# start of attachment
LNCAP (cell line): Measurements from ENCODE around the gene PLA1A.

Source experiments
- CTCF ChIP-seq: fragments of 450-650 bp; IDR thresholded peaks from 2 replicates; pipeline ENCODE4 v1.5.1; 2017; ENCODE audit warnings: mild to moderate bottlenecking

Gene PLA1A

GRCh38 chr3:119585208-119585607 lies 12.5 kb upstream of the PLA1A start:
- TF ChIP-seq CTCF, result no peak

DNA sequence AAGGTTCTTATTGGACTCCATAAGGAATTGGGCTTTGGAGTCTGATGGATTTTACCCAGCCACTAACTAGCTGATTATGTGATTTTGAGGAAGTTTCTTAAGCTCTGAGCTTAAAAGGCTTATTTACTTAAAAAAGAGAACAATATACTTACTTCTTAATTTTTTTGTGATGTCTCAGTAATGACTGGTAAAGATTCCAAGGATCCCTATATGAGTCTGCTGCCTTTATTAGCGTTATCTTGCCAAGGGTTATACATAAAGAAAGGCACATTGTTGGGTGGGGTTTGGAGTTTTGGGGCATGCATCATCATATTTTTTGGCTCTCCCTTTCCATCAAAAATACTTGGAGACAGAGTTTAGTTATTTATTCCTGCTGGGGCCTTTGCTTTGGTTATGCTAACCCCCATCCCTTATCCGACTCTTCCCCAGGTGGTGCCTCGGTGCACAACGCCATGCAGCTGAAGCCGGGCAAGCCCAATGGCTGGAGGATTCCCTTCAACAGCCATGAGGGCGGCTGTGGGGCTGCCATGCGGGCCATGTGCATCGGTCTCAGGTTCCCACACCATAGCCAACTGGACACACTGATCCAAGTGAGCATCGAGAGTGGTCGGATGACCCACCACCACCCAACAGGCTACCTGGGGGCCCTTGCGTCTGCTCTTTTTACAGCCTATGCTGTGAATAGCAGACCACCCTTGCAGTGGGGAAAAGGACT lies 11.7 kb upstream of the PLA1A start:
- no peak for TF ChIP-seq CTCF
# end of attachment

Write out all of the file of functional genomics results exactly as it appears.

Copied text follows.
LNCAP (cell line): Measurements from ENCODE around the gene PLA1A.

Source experiments
- CTCF ChIP-seq: fragments of 450-650 bp; IDR thresholded peaks from 2 replicates; pipeline ENCODE4 v1.5.1; 2017; ENCODE audit warnings: mild to moderate bottlenecking

Gene PLA1A

GRCh38 chr3:119585208-119585607 lies 12.5 kb upstream of the PLA1A start:
- TF ChIP-seq CTCF, result no peak

DNA sequence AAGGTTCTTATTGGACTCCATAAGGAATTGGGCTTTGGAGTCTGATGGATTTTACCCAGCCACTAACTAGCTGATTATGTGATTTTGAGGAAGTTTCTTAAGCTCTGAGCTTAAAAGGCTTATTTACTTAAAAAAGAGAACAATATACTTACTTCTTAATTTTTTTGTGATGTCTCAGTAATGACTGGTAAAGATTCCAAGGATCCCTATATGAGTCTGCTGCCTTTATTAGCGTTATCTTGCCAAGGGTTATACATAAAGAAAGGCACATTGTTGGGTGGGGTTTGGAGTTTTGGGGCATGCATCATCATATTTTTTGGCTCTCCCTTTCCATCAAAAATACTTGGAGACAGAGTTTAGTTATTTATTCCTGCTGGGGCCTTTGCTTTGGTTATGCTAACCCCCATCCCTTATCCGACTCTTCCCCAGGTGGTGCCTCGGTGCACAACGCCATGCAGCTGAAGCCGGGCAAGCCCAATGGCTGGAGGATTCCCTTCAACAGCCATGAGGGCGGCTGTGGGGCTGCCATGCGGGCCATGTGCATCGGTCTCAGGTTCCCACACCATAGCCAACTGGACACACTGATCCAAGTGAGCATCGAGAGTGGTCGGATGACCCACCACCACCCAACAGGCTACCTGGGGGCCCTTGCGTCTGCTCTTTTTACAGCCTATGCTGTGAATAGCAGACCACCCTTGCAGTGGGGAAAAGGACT lies 11.7 kb upstream of the PLA1A start:
- no peak for TF ChIP-seq CTCF